Plantar Fasciitis by Steve Lally, PT

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Plantat Fasciitis Article by Physical Therapist Steve Lally

The dog days of summer are here! Longer hours of daylight and good weather lead people to be more active than any other time of the year. One of the more common causes of foot and heel pain is a condition called plantar fasciitis. It is caused by inflammation of the connective tissue that runs across the bottom of your foot, from your toes to your heel bone, called the plantar fascia. A heel spur may occur from the repetitive strain where the fascia pulls away from the heel bone causing a calcium deposit.

Plantar Fasciitis explaination

Plantar fasciitis typically causes sharp/stabbing pain with your 1st steps getting out of bed in the morning. It also can occur with your first steps after prolonged sitting. Once your foot “loosens up” the pain generally subsides. However, it frequently returns after long periods of standing, walking, or running.

Plantar fasciitis can be very common in runners and in individuals who stand/walk for prolonged periods of time throughout the day, especially on hard surfaces. People who go barefoot or wear shoes with poor support are at increased risk for developing plantar fasciitis. Obesity can also lead to increased stress and strain on your plantar fascia.

Most people who develop plantar fasciitis can be treated w/conservative methods and gain relief in less than a few weeks/months. Over the counter medications like naproxen and ibuprofen can help ease the pain/inflammation related to plantar fasciitis.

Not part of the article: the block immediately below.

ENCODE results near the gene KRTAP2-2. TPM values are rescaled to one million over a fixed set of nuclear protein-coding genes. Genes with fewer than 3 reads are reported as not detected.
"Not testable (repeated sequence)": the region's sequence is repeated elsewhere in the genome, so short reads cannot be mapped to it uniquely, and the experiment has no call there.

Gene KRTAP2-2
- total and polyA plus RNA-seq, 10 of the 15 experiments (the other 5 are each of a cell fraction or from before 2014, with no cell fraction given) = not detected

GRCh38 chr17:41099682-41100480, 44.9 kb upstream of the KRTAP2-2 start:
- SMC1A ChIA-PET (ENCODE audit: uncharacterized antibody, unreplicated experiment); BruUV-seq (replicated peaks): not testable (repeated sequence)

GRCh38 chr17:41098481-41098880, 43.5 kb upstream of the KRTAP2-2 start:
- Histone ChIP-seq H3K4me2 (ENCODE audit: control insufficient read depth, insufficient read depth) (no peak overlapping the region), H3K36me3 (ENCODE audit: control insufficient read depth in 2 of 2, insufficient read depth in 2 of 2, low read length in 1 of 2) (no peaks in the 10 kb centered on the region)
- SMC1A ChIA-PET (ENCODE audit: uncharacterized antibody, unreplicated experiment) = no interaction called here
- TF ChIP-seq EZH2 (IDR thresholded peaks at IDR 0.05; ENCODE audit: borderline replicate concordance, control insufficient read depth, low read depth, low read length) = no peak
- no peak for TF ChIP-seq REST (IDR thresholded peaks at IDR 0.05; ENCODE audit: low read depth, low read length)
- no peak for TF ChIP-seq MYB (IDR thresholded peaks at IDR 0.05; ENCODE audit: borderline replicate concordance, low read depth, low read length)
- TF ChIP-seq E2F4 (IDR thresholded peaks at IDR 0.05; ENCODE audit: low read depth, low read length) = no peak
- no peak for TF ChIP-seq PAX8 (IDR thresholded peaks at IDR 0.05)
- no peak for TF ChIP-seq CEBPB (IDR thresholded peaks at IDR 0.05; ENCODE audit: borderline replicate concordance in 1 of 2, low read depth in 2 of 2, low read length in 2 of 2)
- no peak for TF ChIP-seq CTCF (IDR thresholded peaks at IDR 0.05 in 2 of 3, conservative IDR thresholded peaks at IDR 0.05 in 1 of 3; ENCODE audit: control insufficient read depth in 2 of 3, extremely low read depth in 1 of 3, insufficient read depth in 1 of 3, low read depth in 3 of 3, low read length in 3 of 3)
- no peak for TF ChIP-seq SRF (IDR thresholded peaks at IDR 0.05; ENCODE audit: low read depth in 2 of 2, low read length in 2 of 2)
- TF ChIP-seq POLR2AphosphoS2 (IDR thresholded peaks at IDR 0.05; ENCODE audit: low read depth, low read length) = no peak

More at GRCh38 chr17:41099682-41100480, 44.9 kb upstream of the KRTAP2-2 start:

Physical therapy can also be of great use to improve flexibility and decrease symptoms. Instruction in exercises to stretch your achilles and plantar fascia help improve flexibility and reduce strain on your foot and ankle. Exercises to increase strength and stability will also reduce strain on the involved extremity.

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Modalities such as ice, electric stimulation, and ultrasound may help to manage and reduce symptoms. A simple way to ice and stretch the plantar fascia at home is by rolling a frozen water bottle on the floor.This activity, performed for 5-10 minutes, not only serves to decrease inflammation in the fascia region, but helps stretch and manipulate the soft tissue to promote flexibility and healing.

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Direct manual techniques performed by a physical therapist such as soft tissue mobilization, foam rolling and massage can also be of benefit to improve blood flow, promote healing and reduce pain.

Over the counter heel lifts may also help relieve pressure and pain. Some individuals may benefit from custom fit orthotics to decrease pressure and improve symptoms. In some cases, cortisone injections may be warranted to help relieve irritation.

Alternate therapies such as laser and shockwave therapy have not been shown to be routinely effective in reducing symptoms. Surgery is warranted in less than 5% of patients suffering from plantar fascia discomfort.

In summary, to help reduce discomfort and symptoms associated w/plantar fasciitis; 1) Wear supporting/cushioned shoes. 2) Stretch your Achilles and plantar fascia. 3) Use ice and anti-inflammatory meds to help relieve soreness.
See this short video for more tips:

If symptoms continue, consult your physician or therapist for further intervention to alleviate discomfort and irritation. Stay fit and enjoy the rest of your summer!